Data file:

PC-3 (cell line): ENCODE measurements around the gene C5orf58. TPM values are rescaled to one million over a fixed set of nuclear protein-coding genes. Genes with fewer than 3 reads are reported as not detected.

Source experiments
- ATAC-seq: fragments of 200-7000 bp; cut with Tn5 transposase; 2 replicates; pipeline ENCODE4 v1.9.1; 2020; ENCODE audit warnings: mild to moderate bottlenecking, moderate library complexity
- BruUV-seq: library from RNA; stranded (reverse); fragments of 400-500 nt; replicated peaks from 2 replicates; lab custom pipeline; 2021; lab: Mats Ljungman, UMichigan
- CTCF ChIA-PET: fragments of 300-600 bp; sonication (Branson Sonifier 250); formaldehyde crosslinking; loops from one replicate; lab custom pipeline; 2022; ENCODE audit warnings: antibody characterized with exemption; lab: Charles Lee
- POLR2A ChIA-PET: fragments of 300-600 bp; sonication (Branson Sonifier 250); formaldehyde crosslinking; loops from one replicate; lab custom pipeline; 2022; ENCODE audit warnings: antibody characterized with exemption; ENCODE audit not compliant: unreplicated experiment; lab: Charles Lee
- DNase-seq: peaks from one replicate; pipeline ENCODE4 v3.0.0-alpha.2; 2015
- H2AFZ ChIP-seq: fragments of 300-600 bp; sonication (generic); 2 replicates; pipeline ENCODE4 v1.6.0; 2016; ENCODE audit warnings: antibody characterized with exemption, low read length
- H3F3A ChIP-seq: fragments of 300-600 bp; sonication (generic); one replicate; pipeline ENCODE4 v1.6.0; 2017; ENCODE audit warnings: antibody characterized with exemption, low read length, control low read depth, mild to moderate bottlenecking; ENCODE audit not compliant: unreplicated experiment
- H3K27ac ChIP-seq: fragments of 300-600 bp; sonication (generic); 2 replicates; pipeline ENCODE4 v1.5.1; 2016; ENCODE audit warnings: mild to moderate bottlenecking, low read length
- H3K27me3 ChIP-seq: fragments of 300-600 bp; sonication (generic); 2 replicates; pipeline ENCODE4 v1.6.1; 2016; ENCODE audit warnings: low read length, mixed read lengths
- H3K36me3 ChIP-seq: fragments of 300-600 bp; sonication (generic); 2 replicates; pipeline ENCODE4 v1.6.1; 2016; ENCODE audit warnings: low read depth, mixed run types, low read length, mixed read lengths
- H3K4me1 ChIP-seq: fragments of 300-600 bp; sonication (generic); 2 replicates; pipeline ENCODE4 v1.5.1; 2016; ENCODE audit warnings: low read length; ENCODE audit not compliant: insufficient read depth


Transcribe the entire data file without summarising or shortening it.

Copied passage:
PC-3 (cell line): ENCODE measurements around the gene C5orf58. TPM values are rescaled to one million over a fixed set of nuclear protein-coding genes. Genes with fewer than 3 reads are reported as not detected.

Source experiments
- ATAC-seq: fragments of 200-7000 bp; cut with Tn5 transposase; 2 replicates; pipeline ENCODE4 v1.9.1; 2020; ENCODE audit warnings: mild to moderate bottlenecking, moderate library complexity
- BruUV-seq: library from RNA; stranded (reverse); fragments of 400-500 nt; replicated peaks from 2 replicates; lab custom pipeline; 2021; lab: Mats Ljungman, UMichigan
- CTCF ChIA-PET: fragments of 300-600 bp; sonication (Branson Sonifier 250); formaldehyde crosslinking; loops from one replicate; lab custom pipeline; 2022; ENCODE audit warnings: antibody characterized with exemption; lab: Charles Lee
- POLR2A ChIA-PET: fragments of 300-600 bp; sonication (Branson Sonifier 250); formaldehyde crosslinking; loops from one replicate; lab custom pipeline; 2022; ENCODE audit warnings: antibody characterized with exemption; ENCODE audit not compliant: unreplicated experiment; lab: Charles Lee
- DNase-seq: peaks from one replicate; pipeline ENCODE4 v3.0.0-alpha.2; 2015
- H2AFZ ChIP-seq: fragments of 300-600 bp; sonication (generic); 2 replicates; pipeline ENCODE4 v1.6.0; 2016; ENCODE audit warnings: antibody characterized with exemption, low read length
- H3F3A ChIP-seq: fragments of 300-600 bp; sonication (generic); one replicate; pipeline ENCODE4 v1.6.0; 2017; ENCODE audit warnings: antibody characterized with exemption, low read length, control low read depth, mild to moderate bottlenecking; ENCODE audit not compliant: unreplicated experiment
- H3K27ac ChIP-seq: fragments of 300-600 bp; sonication (generic); 2 replicates; pipeline ENCODE4 v1.5.1; 2016; ENCODE audit warnings: mild to moderate bottlenecking, low read length
- H3K27me3 ChIP-seq: fragments of 300-600 bp; sonication (generic); 2 replicates; pipeline ENCODE4 v1.6.1; 2016; ENCODE audit warnings: low read length, mixed read lengths
- H3K36me3 ChIP-seq: fragments of 300-600 bp; sonication (generic); 2 replicates; pipeline ENCODE4 v1.6.1; 2016; ENCODE audit warnings: low read depth, mixed run types, low read length, mixed read lengths
- H3K4me1 ChIP-seq: fragments of 300-600 bp; sonication (generic); 2 replicates; pipeline ENCODE4 v1.5.1; 2016; ENCODE audit warnings: low read length; ENCODE audit not compliant: insufficient read depth